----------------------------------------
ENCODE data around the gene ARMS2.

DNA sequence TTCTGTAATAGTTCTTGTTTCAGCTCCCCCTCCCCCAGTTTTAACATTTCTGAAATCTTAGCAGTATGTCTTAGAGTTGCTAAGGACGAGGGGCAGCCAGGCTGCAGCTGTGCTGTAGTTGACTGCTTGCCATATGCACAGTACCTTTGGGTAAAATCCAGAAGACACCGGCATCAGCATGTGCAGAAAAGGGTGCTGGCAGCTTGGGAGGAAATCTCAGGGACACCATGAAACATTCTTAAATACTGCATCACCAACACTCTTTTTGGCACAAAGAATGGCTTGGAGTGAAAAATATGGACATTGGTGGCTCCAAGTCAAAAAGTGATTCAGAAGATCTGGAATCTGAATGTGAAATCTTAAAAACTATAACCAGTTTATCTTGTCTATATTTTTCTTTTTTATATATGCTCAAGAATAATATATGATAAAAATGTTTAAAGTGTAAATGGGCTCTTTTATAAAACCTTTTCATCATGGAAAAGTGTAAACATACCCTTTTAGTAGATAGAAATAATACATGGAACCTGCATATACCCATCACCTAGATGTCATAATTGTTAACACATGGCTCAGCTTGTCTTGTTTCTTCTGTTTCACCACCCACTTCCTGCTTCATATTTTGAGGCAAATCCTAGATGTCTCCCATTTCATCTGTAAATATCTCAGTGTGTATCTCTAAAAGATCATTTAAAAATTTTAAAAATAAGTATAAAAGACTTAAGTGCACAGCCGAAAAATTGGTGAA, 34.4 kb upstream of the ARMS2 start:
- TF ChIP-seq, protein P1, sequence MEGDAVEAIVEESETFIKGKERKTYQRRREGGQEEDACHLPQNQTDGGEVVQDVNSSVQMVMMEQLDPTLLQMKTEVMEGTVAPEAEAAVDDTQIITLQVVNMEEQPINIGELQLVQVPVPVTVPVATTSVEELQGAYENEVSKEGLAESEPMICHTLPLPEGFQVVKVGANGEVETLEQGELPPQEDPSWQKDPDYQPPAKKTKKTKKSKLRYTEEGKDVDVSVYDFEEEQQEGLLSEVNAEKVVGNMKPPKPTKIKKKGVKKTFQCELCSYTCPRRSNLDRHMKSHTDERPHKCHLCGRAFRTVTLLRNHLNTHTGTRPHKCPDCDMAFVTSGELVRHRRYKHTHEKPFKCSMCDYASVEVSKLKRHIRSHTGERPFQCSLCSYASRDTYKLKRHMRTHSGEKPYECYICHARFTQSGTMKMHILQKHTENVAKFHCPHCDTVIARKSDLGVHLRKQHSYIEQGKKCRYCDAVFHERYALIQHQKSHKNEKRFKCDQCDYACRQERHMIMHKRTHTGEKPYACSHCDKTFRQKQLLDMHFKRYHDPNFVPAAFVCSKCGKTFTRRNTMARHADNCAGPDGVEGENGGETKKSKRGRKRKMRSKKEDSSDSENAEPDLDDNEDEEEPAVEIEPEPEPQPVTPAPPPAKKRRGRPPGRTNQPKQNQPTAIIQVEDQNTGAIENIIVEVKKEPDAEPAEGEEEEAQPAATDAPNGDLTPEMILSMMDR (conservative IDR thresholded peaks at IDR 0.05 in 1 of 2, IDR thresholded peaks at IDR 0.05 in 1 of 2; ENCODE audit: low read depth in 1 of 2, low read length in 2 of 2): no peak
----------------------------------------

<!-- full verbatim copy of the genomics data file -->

ENCODE data around the gene ARMS2.

DNA sequence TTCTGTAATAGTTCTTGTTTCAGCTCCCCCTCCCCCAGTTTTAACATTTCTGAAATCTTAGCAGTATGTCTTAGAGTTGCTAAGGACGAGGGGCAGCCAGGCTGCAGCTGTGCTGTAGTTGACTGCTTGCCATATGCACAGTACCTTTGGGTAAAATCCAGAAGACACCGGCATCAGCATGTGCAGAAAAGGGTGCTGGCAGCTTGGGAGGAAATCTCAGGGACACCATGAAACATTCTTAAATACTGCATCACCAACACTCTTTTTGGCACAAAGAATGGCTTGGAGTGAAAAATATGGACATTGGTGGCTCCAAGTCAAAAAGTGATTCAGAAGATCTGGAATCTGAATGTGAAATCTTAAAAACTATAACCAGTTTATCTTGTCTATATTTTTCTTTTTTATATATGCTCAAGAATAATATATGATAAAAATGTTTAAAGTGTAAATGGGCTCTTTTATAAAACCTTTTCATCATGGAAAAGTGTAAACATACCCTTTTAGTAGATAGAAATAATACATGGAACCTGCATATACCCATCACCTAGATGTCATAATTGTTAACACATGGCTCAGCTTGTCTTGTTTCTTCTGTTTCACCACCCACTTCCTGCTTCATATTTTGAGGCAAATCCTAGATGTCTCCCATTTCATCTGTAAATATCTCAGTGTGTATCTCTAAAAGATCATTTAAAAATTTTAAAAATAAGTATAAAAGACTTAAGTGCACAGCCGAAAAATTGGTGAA, 34.4 kb upstream of the ARMS2 start:
- TF ChIP-seq, protein P1, sequence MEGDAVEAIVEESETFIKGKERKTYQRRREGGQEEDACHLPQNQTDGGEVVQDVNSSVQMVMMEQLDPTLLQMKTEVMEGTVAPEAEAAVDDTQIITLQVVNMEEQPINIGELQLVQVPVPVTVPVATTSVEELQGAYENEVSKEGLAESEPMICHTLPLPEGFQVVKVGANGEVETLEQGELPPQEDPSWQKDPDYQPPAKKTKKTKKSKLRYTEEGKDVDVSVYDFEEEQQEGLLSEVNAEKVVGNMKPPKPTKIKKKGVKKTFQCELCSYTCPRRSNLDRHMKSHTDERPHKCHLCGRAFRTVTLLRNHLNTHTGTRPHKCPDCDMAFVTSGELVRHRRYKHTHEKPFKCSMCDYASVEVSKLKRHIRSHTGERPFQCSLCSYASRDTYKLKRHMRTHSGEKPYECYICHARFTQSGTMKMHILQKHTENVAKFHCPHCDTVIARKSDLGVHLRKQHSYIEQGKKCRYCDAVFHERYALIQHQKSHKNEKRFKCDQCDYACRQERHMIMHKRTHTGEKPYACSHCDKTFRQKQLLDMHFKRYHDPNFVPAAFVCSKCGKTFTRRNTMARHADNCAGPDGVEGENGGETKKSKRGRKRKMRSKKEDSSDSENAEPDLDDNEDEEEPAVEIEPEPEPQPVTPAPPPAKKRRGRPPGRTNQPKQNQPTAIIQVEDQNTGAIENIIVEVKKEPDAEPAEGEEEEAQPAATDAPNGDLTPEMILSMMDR (conservative IDR thresholded peaks at IDR 0.05 in 1 of 2, IDR thresholded peaks at IDR 0.05 in 1 of 2; ENCODE audit: low read depth in 1 of 2, low read length in 2 of 2): no peak